Robots Have No Buying Power. So Write for People.

Okay, that might sound really dumb. Why am I talking about robots? And who cares about their buying power?  Is it because we have these guys at the top of our Sykesbot blog and want to give them a little attention?

The robots of Sykesbot21784

Well, no. Actually I’m talking about SEO, also known by the more unpleasant name of search engine optimization. Maybe you’ve heard of it. Maybe you even obsess about it.

Maybe you’ve actually read about it in Is Your Website Dead? It’s a hot topic and we provide a lot of hot or at least lukewarm SEO tips.

Even though we’re skeptical about how well they might actually work.

And the robots?

Well that’s just one of the names the search engines use for the programs that scour the web and suck up your content and put it in big search engine databases like Google’s. They’re also referred to as crawlers and spiders.

But the point I’m making is that when you write, don’t write for these dudes, write for people. There’s all this talk about keywords and now there’s talk of SEO writers, who presumably are writers who know how to wield keywords to skyrocket your website to the top of the Google results.

I’ll be honest, a lot SEO types annoy me. Just like a lot of s0-called Social Media experts annoy me. But I just read an article on SEO by a guy named Barry Feldman in something called Social Media Today, and oddly it didn’t annoy me.

For two reasons. He wears a cool hat. He’s funny. He’s smiling. And he writes really well. Okay, maybe that’s four. Barry’s growing in my esteem by the minute.

He writes:

About 3 years ago, a client pointed out to me that my website seriously lacked SEO. He appeared to know a lot more about the subject than me (which at that time definitely wasn’t saying a lot), so I thought it best to listen. We did lunch. He talked a lot. I nodded a lot. When I was a kid, my parents made me go to this school where they spoke Hebrew. My first SEO lesson felt a bit like that.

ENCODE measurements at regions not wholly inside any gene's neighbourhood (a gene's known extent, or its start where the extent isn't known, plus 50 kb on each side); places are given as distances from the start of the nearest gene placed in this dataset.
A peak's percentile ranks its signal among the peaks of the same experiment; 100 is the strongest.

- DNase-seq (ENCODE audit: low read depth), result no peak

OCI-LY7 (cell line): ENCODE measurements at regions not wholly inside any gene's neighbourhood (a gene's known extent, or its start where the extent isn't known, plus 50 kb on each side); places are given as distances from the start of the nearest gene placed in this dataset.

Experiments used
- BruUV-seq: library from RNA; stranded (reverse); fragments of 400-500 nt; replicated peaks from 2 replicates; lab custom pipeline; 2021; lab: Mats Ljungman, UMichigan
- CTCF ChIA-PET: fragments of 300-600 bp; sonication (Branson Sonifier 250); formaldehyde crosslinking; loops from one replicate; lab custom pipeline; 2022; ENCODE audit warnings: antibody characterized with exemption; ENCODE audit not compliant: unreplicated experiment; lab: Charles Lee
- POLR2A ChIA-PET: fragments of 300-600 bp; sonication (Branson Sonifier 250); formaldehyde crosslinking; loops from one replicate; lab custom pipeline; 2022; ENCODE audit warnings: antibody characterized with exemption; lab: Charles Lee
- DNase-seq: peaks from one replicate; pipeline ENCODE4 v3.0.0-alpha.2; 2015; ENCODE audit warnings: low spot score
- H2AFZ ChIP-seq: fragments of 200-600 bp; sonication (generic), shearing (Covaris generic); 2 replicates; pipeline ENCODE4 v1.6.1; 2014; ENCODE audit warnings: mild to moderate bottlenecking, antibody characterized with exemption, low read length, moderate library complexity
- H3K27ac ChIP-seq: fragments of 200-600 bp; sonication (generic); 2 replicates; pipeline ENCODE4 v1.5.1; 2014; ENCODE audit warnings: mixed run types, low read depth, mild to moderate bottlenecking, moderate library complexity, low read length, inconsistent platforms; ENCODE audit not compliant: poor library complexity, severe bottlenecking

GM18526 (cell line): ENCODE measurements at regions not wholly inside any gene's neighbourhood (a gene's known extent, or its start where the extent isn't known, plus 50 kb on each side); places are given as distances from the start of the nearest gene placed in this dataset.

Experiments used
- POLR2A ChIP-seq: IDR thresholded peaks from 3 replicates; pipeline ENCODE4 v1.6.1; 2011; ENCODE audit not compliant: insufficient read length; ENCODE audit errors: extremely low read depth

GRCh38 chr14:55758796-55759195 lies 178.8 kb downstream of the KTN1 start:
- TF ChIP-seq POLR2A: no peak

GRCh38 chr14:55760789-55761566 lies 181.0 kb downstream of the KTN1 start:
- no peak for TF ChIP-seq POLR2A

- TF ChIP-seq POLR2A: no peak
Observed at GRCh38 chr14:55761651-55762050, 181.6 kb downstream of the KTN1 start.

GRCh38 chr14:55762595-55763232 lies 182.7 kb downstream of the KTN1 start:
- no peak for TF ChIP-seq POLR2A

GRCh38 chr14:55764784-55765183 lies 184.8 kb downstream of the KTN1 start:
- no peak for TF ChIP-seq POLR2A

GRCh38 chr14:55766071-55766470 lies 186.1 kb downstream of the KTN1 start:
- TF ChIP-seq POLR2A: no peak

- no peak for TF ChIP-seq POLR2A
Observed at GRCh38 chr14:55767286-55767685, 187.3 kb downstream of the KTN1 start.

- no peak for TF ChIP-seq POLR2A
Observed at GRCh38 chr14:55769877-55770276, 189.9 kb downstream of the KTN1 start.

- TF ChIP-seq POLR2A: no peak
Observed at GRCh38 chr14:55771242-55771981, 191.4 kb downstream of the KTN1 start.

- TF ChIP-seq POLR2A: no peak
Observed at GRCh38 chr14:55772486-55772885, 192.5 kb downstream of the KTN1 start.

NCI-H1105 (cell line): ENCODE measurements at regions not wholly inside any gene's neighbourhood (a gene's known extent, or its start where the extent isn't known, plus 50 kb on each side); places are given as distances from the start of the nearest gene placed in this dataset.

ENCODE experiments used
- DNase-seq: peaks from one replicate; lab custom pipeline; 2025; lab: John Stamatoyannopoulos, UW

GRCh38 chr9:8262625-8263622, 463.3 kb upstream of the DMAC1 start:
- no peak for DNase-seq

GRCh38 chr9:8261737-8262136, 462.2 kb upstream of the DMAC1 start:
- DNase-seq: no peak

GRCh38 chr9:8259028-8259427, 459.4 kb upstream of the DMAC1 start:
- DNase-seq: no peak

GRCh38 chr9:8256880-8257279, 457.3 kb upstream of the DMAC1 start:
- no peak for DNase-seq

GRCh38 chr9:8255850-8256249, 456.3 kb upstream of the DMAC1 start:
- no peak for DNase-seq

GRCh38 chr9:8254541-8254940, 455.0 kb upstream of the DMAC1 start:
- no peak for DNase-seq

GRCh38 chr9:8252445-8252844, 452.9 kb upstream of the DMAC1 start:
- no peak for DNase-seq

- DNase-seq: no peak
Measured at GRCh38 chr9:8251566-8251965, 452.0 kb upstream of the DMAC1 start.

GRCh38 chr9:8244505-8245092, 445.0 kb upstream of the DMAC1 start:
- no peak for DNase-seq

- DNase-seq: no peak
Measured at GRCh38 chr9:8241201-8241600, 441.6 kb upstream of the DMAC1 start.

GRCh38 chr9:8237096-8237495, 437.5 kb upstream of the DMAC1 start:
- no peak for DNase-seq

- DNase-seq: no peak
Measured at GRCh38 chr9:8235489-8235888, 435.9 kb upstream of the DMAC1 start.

I’ve never had a Hebrew lesson, although I was subject to some Latin as a young altar boy, but I think I get it. And although I resent Barry Feldman for being funnier than me and a better writer, I do appreciate his candor, and the lesson he provides. And the last thing I want to do is steal his whole article. He is after all what we’re all after, which is to say eyeballs on his post. Traffic. Fame. And wealth.

But just let me let him provide a last quote, and then please go read the rest where he wrote it, because it’s good, you know.

That level of ignorance didn’t set well with me.  I knew this was important stuff and the longer I allowed my head to remain buried in the sand, assuming Google would remain master of the world, the shorter I’d stay in business as a copywriter.

So I went to the bookstore. One title promised I’d master SEO in an hour a day and another claimed it’d catapult me to the top of the rankings. I bought them both. I dug into one, but didn’t dig it. I tried the other one. Same story.

You know what happens when you read books about SEO? You get overwhelmed. You get frustrated. You feel stupid. You get sleeeeeeeeeeeepy.

SEO is boring.

We both know it’s true. It’s technical and complicated and you can rack your brain all you want, but you’re never going to come up with a reason why anyone should care for such a monster.

And the secret of SEO is?

You’ll have to ask Barry who eventually tells you why you should care and what you should do about it and what he considers the big secret of SEO, before giving in and writing:

I take it all back. SEO’s not so bad. The trick is to keep it in its proper perspective. When it becomes an obsession, your work gets calculated, less credible, and less compelling.

It’s a good fun read, full of resources, and well worth abandoning our site to take a look. Just try to come back someday.

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